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Old 07-12-2012, 04:28 PM   #1
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Lost shore power

Lost power while in a park in Wilmington NC last Sunday night. The shore power cord shorted out and melted the surge guard female plug. I was unsuccessful attaching photos so I opted for a link to the album with the results of the power problem.

Purchased a new 30 amp cord the next morning and all systems on board worked as usual.

What do you think caused this?

What is solution for the future?

Thanks in advance for any advice.


Jeff & Elaine
2015 Thor Challenger 37GT
Eastern North Carolina
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Old 07-12-2012, 04:35 PM   #2
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Actually, from what I've read here, it's not that unusual for the plugs on 30 amp connections to overheat and melt when the current draw is near maximum for extended periods. I dropped off my coach for repairs yesterday and while browsing through their accessory area I noticed they had quite a stock of these replacement plugs.

I'm sure some of our technical gurus will be along soon with input.

Glad you got everything back in order.


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Old 07-12-2012, 06:16 PM   #3
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X2, on RickO's reply, poor/dirty/loose contact and heavy draw =
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Old 07-12-2012, 06:39 PM   #4
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My bet is on a loose screw inside the yellow plug. It is a replacement male plug that relies on screws to hold the wires in place. the screws have a tendency to loosen with repeated heating and cooling. When they get loose enough, they start arcing and generate enough heat to melt everything. If you're going to replace the male plug, make sure to tighten the screws well and periodically take the thing apart and re-tighten or use lock washers and crimp-on eye terminals.
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Old 07-13-2012, 02:18 PM   #5
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A loose connection or broken wire inside the yellow plug, which is a replacement for the original anyway. It's a fairly common failure, especially if the plug replacement was done by an amateur. The current path is "choked' at that point and gets very hot, melting anything in contact with it.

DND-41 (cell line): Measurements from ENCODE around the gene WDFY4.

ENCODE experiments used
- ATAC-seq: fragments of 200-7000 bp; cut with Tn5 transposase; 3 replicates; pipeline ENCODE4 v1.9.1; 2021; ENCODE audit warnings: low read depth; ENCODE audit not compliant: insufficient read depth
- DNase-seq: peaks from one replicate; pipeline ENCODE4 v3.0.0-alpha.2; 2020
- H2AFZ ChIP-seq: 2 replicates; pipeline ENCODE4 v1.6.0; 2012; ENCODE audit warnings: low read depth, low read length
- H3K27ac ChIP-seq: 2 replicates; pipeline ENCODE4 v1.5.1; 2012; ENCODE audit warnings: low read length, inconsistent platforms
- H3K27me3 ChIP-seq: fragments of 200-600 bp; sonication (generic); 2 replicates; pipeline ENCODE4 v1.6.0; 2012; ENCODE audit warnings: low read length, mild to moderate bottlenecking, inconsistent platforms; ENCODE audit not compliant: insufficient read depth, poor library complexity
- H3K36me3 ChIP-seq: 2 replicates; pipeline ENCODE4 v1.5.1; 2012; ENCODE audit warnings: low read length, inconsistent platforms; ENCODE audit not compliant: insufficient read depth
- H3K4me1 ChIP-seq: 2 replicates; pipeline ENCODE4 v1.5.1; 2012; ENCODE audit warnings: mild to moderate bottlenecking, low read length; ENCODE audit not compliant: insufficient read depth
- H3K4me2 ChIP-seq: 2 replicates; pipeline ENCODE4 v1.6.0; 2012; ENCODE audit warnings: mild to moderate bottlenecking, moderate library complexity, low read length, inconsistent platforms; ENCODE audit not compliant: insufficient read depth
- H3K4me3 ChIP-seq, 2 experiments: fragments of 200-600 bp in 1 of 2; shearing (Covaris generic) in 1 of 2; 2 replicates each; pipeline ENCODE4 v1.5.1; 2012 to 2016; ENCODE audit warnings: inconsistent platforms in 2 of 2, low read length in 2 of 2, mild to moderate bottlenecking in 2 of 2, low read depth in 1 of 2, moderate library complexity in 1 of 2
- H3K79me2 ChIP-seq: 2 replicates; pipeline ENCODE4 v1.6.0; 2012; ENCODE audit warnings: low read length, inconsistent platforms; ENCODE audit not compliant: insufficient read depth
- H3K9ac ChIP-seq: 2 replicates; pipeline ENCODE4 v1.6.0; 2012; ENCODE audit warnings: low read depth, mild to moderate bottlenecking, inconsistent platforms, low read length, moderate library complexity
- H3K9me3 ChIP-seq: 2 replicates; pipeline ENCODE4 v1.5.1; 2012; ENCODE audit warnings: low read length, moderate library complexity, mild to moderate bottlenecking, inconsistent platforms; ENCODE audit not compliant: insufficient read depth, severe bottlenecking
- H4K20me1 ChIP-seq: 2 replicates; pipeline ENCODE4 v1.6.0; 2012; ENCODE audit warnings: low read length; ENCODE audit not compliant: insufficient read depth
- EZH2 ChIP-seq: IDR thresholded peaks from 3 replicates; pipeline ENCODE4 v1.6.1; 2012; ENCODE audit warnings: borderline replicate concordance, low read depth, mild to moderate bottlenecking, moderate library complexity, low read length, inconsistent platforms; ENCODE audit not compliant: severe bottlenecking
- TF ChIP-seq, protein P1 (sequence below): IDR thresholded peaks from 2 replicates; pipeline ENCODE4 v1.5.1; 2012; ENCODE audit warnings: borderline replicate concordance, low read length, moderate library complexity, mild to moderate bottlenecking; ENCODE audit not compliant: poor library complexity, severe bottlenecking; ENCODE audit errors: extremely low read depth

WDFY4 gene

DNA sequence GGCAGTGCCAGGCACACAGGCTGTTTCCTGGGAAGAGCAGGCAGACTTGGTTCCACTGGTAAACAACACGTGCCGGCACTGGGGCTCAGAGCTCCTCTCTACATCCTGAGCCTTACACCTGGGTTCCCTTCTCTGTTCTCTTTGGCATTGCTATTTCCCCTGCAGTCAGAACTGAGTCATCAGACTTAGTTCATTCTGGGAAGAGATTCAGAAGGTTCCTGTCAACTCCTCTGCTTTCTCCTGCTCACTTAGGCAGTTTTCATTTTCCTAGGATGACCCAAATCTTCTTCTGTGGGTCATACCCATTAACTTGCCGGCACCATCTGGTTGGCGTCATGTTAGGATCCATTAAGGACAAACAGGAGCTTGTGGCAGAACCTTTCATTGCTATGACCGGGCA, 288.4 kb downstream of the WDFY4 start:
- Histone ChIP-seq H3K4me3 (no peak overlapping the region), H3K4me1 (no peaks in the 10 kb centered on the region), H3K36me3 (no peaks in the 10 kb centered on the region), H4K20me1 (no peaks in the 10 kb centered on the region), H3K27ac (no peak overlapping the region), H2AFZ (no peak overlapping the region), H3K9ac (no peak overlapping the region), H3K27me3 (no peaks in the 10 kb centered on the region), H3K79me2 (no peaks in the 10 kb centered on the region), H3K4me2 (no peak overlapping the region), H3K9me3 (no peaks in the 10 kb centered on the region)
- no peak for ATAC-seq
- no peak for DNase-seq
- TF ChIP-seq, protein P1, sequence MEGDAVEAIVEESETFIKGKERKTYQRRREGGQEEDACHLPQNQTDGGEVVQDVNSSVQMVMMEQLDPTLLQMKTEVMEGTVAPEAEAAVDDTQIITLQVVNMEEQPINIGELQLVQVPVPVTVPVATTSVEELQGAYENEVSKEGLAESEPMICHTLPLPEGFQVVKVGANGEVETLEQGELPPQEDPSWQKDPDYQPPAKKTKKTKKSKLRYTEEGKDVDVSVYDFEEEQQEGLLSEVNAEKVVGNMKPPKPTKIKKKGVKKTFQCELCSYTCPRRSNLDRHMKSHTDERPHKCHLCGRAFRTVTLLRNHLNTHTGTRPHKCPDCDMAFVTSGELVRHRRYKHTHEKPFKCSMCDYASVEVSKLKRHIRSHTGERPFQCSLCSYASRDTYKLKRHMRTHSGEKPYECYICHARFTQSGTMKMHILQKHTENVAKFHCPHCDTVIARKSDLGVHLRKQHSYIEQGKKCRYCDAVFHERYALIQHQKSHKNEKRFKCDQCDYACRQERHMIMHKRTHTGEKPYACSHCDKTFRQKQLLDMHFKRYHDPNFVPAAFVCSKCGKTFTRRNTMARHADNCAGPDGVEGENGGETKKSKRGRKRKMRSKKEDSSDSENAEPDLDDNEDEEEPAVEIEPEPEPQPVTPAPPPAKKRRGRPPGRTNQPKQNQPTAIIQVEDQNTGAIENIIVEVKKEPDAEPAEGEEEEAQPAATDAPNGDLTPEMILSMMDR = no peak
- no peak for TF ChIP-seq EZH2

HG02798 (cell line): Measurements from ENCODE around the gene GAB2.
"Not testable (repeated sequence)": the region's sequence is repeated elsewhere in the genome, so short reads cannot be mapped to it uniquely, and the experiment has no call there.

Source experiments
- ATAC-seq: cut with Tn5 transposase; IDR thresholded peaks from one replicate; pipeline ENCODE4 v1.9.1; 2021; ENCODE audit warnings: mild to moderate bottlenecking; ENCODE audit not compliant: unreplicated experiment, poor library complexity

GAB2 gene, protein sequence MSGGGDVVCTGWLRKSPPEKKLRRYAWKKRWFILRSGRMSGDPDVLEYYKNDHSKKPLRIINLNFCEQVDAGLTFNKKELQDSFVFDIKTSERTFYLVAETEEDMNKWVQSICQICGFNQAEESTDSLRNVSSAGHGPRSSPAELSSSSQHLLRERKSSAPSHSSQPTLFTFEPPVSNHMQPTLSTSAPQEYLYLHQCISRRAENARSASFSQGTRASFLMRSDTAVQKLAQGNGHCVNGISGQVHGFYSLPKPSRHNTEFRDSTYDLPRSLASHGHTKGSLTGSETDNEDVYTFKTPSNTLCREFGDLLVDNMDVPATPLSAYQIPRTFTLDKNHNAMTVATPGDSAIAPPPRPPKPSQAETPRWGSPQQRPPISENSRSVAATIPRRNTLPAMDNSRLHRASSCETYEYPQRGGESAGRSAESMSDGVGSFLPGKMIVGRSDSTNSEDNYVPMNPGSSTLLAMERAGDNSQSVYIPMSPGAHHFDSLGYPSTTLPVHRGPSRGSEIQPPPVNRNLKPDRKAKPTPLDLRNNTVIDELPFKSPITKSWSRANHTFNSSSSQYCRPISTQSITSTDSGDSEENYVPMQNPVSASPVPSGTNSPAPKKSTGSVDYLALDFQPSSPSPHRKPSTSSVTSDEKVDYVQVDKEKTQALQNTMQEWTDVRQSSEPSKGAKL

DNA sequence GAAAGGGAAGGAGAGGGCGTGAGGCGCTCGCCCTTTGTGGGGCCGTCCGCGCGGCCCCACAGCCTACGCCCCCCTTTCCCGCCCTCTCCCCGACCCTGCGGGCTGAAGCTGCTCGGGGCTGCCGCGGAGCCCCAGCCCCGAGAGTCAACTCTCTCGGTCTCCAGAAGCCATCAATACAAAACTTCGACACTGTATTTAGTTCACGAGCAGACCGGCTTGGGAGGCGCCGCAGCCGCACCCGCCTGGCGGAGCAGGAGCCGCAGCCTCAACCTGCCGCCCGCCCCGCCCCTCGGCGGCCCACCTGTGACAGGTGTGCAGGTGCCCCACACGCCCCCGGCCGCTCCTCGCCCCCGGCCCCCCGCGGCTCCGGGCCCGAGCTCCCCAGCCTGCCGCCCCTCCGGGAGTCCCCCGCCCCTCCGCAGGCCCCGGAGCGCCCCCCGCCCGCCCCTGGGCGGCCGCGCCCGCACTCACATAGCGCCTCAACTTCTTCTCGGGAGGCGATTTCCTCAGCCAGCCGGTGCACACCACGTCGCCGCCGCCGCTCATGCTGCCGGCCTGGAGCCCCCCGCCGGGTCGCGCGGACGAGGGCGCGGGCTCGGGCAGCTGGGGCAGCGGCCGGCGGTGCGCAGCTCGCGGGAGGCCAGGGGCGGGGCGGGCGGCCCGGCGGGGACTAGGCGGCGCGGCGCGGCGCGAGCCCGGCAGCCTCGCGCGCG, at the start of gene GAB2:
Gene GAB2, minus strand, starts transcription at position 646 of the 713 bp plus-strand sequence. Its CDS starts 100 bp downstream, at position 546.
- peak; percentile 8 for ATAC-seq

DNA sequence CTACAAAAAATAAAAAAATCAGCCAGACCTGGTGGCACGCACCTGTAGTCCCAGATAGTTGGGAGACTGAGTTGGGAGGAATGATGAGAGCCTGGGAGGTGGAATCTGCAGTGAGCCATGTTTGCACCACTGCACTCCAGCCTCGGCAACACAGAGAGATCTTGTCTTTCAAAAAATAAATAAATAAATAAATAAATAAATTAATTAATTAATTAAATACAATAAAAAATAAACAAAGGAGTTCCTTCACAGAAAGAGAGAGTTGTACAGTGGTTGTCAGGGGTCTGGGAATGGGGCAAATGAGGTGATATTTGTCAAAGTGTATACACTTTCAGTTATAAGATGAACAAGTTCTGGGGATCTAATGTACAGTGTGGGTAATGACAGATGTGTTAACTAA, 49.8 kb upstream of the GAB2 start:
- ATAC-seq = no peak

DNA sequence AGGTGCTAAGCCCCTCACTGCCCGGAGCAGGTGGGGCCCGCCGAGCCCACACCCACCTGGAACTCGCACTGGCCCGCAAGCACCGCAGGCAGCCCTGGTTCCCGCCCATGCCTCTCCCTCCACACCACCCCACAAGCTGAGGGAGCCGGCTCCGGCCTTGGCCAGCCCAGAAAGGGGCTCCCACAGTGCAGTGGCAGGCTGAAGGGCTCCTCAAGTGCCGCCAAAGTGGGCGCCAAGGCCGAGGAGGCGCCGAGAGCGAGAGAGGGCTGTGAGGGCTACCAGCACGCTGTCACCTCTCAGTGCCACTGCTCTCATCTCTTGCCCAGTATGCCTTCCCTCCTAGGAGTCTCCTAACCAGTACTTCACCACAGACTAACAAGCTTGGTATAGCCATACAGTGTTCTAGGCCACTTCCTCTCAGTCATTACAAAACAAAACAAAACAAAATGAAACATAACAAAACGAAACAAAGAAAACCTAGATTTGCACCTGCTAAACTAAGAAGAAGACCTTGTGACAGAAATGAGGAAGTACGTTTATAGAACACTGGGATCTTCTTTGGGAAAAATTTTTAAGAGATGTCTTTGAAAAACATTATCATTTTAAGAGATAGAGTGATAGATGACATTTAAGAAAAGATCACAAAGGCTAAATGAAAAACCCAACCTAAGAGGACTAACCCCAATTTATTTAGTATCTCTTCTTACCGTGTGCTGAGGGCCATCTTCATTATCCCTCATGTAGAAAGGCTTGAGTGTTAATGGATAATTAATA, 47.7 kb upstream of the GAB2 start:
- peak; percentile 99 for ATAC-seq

Replace the plug and make very sure the connection is made solidly and the screws very tight. It would be prudent to remove and inspect occasionally as well.
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Old 07-13-2012, 04:24 PM   #6
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Low power from the RV park will fry a plug quickly. With a 30A service we always carried a tester available at most RV Parts dept's. They have saved me many times in the past.
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Old 07-27-2012, 07:09 PM   #7
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Thank you all for you input.
Jeff & Elaine
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Old 07-27-2012, 07:20 PM   #8
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Originally Posted by Luckiest Dre View Post
Low power from the RV park will fry a plug quickly. With a 30A service we always carried a tester available at most RV Parts dept's. They have saved me many times in the past.
I use a tester on the pedestal before I plug in. It will detect low or high voltage and frequency as well as polarity reversal and open ground. I have another of the same tester permanently plugged inside the MH where I can hear the alarm if anything changes. Then I have a hard wired surge suppressor and a voltage regulator. Reason for all this belt and suspenders? My previous MH almost caught fire due to low (90 volt) power from the campground pedestal when I was running ceramic space heaters in the winter. Fortunately we caught the smell of smouldering cable before the fire burst out.
Bruce Dickson 2013 Thor Challenger 37GT, 5 Star Tune, Safe-T-Plus Steering Control with Air Trim, Roadmaster front and rear Sway Bars, SuperSteer rear Track Bar, Crossfires, 2012 Honda CRV on Blue Ox Aventa LX tow bar. Full timers since Jan 2012.
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Old 07-28-2012, 12:34 PM   #9
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Take a look at those blades on your bad power head. See how they are just flat pieces of stamped metal? Many manufacturers use them because they are cheap, cheap, cheap. With repeated insertions and extractions of that head into/out of the plug (female plug in) you flatten out the mating spring contacts in the female. Causing a poor connection, higher resistance and heat. This also is a concern in RV parks...think of the thousands of times people have inserted and removed their cords using those outlets.

When you're out looking for new, try to find the style of male connectors that are folded over, which creates a slot you can periodically push a blade into to expand them. That type is more appropriate for RV'ers then the flat blade is. When you're looking for the female end, look for contacts that have two sides and are nearly CLOSED...the cheap ones there's already a large gap there.

All of the offerings in many stores (such as Camping World) are the stamped single piece contact but I believe Home depot has the folded blade type, or at least they use to.
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Old 07-29-2012, 05:57 PM   #10
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Originally Posted by Gary RVRoamer View Post
...A loose connection or broken wire inside the yellow plug...
That's what happened to us on a 5th wheel 50 amp plug. The neutral came loose and married up with one of the hots...we had 180 on one side and 60 on the other. Not good.

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